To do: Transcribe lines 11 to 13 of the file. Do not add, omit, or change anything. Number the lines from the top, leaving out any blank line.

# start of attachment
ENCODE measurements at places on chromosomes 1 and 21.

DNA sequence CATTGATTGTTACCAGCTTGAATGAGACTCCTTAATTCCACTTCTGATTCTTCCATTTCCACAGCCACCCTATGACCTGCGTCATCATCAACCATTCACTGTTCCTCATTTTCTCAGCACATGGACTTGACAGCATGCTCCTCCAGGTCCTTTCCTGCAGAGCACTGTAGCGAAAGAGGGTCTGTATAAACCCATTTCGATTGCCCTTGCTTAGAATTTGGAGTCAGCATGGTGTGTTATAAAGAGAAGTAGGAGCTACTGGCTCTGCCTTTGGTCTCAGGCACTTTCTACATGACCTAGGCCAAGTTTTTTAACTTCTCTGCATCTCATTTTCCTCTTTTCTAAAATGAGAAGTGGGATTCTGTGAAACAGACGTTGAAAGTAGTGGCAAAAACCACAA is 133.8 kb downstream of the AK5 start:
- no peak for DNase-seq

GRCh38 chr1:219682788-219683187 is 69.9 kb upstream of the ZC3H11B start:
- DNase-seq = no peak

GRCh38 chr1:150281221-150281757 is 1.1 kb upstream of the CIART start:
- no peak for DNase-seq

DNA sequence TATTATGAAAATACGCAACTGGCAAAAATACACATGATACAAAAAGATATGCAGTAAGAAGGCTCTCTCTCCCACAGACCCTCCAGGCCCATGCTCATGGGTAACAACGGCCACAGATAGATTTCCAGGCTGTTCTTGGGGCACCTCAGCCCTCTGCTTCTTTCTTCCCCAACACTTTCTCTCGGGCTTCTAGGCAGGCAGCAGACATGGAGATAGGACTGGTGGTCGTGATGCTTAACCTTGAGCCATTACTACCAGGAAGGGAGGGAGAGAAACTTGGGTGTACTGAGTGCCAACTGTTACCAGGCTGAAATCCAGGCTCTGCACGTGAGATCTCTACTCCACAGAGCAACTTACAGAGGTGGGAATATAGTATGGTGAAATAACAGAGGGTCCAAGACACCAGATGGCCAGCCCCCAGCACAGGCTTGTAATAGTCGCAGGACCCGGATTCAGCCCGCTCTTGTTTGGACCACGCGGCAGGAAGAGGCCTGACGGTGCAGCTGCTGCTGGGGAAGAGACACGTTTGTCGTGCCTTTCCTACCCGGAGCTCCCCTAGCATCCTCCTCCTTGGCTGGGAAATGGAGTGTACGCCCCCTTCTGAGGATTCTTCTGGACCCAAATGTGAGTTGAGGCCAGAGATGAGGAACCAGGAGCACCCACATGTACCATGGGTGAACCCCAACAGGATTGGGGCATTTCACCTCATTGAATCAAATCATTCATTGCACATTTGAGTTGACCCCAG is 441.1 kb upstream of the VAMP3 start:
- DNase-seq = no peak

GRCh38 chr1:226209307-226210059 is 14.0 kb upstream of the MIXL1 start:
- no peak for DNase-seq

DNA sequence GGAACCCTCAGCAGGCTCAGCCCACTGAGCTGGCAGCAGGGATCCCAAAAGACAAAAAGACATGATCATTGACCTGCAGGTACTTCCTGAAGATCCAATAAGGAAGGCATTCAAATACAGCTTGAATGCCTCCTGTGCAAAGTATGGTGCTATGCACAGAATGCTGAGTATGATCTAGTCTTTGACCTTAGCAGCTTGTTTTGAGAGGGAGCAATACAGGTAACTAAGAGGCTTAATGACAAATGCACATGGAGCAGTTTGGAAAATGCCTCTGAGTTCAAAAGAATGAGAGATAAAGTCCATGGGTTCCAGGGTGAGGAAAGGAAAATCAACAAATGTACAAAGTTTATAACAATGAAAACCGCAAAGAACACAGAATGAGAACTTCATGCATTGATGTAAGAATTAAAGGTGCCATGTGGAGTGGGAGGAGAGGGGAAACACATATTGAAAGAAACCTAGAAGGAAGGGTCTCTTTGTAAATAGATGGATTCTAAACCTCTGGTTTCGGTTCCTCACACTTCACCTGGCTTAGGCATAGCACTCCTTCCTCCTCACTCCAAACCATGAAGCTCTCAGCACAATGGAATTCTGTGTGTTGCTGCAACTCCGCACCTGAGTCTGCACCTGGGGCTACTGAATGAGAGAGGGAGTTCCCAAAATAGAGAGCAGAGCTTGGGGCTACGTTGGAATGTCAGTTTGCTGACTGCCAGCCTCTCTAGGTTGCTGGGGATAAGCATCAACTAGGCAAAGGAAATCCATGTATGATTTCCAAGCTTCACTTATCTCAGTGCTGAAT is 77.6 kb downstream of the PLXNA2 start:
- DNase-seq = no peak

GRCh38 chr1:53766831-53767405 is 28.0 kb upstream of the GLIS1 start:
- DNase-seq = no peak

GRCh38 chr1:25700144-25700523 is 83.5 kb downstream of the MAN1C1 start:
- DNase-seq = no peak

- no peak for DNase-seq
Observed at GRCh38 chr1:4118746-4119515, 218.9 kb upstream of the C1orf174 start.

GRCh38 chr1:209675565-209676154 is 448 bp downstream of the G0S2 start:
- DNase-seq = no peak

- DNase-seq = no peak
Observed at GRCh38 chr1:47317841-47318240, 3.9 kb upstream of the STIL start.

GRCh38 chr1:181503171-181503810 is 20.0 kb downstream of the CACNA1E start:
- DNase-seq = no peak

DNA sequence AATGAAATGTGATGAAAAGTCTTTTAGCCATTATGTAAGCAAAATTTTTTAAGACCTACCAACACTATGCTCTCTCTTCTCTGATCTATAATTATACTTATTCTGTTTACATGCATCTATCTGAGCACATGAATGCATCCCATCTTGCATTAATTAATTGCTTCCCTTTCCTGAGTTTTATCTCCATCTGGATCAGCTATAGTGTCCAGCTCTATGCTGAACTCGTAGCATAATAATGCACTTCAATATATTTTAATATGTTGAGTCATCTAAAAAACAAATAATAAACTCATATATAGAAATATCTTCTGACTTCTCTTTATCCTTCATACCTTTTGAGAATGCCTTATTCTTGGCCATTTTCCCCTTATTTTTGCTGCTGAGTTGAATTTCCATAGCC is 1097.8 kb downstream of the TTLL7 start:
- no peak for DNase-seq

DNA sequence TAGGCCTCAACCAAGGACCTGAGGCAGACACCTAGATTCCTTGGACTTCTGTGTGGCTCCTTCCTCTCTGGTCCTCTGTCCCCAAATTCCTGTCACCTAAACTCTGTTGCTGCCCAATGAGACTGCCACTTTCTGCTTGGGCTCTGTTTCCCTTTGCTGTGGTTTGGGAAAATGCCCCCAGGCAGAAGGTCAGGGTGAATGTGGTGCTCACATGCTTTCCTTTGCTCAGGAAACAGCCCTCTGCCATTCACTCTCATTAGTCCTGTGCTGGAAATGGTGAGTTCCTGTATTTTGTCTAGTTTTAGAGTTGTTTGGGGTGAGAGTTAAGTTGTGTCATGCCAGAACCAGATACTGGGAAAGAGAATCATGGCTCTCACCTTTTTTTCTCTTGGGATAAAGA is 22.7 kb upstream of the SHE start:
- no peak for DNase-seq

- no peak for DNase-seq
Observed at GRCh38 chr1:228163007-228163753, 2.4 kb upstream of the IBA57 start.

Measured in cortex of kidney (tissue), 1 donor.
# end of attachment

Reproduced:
- no peak for DNase-seq

DNA sequence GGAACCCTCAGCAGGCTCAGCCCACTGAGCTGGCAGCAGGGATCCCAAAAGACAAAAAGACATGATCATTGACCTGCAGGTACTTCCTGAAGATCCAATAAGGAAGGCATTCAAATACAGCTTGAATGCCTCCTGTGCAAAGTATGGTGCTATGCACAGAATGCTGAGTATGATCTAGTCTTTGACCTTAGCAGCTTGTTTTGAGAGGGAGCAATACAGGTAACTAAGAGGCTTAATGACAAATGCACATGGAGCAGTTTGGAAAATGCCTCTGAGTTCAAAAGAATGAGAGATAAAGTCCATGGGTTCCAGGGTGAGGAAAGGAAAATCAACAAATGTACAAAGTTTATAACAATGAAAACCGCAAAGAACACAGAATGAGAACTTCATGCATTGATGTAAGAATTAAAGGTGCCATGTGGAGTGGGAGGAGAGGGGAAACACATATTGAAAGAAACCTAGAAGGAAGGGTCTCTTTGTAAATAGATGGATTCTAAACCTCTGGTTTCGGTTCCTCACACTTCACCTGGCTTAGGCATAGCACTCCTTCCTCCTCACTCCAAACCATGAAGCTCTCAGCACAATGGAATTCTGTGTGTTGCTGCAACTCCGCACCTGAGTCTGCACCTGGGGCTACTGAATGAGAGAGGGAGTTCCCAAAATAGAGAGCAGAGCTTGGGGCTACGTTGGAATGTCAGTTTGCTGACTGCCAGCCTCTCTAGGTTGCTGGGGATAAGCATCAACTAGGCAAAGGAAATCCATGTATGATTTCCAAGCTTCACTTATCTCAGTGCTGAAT is 77.6 kb downstream of the PLXNA2 start:
- DNase-seq = no peak